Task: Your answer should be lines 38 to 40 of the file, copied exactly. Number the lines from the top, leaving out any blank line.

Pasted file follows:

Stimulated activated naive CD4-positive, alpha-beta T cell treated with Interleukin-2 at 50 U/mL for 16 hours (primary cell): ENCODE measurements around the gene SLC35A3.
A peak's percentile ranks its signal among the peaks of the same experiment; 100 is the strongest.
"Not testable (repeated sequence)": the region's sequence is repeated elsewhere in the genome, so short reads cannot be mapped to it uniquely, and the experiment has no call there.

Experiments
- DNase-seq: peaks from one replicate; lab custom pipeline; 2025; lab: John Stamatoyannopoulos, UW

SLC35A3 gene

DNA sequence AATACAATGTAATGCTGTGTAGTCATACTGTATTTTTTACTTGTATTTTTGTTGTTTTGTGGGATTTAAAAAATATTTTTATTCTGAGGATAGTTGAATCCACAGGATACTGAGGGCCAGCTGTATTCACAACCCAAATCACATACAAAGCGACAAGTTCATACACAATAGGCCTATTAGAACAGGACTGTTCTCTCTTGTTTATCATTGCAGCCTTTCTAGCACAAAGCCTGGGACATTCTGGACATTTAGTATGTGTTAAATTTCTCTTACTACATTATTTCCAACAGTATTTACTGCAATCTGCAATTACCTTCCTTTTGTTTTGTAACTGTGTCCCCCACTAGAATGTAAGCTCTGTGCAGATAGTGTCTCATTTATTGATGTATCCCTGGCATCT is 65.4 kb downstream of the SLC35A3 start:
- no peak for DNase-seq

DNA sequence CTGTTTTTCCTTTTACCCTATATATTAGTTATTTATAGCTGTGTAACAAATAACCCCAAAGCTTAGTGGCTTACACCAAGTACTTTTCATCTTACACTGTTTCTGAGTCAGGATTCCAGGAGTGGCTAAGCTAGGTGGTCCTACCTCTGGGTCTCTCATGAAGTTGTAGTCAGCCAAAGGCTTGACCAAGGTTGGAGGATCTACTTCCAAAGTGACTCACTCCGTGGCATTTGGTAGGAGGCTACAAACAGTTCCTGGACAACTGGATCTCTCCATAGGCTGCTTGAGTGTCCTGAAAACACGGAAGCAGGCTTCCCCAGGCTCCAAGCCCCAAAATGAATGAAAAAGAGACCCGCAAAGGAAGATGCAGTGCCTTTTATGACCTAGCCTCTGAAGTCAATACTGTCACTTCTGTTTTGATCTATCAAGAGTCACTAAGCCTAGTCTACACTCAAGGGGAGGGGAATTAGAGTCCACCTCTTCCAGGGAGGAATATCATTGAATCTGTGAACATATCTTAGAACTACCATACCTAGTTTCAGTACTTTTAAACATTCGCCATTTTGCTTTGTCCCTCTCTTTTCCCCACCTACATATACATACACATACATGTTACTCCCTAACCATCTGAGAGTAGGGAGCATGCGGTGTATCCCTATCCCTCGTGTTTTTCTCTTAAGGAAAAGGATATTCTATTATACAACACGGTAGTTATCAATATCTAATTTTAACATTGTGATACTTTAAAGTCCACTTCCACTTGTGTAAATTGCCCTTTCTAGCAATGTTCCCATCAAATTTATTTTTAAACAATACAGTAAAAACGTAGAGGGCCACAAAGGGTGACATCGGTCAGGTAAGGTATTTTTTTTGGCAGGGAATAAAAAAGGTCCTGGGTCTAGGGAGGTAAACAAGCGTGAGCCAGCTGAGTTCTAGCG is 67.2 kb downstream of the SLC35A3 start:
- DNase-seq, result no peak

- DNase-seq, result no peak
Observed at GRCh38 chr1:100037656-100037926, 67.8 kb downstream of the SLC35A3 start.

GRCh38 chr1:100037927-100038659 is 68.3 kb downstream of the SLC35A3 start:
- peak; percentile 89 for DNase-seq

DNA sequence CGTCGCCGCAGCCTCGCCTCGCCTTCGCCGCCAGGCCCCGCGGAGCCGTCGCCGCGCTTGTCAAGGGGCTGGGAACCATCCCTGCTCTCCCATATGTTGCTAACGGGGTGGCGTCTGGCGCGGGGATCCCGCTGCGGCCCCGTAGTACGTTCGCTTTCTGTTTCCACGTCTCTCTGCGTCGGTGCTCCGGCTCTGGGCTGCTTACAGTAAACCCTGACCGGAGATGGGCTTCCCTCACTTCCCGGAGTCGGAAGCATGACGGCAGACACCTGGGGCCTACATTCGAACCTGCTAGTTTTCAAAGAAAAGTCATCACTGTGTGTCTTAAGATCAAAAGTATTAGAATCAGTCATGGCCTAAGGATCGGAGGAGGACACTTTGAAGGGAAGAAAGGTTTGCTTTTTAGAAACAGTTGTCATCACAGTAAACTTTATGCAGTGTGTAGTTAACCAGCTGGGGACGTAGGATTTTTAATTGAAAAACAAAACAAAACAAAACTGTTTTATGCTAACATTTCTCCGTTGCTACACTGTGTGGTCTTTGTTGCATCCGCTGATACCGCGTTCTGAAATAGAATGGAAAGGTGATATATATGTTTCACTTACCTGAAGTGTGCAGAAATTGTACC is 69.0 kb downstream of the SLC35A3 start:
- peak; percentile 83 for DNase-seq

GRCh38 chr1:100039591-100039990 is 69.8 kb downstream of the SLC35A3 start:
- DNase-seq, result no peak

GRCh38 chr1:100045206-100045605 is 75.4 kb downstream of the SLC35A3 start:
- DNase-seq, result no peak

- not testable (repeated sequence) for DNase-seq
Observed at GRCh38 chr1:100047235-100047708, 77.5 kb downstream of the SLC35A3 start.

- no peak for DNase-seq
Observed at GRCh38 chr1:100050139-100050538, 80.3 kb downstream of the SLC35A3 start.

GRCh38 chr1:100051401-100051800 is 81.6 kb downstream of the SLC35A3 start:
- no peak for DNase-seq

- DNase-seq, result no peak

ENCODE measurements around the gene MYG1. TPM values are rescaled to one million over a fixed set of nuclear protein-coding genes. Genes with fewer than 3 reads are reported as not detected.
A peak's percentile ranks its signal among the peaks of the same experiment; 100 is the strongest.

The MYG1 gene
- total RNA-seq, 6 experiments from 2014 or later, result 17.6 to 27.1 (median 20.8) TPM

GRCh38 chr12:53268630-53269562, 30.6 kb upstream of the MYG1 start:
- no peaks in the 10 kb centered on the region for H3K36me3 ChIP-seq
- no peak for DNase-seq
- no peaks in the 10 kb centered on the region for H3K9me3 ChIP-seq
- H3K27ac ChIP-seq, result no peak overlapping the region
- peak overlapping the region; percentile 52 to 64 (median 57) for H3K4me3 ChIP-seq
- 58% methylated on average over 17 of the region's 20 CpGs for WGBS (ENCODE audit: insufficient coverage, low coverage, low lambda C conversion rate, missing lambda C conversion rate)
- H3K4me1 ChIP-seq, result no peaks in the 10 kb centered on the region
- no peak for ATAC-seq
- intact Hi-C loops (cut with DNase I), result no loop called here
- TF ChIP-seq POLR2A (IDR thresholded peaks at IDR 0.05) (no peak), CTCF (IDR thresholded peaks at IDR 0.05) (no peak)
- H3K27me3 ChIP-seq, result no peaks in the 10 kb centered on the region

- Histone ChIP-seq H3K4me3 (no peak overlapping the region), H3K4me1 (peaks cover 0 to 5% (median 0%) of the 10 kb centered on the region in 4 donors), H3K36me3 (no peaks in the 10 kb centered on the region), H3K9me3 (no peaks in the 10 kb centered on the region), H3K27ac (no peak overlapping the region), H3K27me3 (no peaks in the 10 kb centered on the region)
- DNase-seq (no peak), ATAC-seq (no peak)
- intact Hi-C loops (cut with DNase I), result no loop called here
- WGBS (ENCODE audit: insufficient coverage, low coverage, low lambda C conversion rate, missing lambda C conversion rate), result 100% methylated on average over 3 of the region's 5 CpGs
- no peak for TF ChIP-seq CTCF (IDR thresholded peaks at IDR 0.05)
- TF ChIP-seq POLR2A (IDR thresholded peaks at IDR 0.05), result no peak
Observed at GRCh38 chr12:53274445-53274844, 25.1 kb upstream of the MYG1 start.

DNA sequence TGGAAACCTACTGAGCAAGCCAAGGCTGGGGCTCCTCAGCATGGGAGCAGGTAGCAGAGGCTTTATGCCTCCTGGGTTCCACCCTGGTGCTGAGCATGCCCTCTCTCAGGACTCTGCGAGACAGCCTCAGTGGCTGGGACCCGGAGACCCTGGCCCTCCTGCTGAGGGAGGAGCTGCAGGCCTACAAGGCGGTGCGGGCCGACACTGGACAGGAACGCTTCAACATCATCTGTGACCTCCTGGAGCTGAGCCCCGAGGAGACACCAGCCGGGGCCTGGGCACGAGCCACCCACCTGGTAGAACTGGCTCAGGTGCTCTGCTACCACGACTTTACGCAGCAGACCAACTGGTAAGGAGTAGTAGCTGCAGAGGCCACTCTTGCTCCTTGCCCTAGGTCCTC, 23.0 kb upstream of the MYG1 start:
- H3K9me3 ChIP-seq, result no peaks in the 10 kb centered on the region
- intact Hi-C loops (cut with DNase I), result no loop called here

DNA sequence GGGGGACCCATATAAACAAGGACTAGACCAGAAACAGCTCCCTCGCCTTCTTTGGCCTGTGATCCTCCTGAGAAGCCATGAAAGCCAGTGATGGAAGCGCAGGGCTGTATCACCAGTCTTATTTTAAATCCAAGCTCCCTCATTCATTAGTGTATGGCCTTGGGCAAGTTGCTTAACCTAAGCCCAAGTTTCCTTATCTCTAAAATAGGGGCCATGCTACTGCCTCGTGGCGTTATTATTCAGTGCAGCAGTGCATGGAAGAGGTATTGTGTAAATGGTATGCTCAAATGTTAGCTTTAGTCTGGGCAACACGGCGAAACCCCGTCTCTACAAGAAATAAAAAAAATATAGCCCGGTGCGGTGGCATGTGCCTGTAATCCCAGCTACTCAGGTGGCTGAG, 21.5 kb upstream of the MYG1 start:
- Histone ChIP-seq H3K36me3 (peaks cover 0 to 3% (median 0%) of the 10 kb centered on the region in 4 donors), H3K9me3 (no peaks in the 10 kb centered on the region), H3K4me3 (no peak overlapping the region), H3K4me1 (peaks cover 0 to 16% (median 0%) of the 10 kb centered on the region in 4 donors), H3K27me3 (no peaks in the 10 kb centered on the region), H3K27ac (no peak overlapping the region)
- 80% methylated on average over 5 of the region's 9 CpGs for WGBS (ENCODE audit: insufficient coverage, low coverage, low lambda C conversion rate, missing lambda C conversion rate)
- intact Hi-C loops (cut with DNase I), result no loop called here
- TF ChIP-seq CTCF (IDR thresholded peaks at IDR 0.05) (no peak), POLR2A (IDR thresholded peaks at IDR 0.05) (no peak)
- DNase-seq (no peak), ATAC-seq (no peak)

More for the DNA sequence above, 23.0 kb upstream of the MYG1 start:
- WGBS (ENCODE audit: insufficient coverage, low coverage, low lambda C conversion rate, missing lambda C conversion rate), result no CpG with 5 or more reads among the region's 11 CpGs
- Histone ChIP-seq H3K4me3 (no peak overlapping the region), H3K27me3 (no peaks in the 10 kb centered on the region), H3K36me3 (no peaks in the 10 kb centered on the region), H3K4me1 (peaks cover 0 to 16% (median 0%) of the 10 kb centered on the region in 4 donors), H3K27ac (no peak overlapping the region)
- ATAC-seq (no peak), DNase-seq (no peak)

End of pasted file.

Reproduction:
- 58% methylated on average over 17 of the region's 20 CpGs for WGBS (ENCODE audit: insufficient coverage, low coverage, low lambda C conversion rate, missing lambda C conversion rate)
- H3K4me1 ChIP-seq, result no peaks in the 10 kb centered on the region
- no peak for ATAC-seq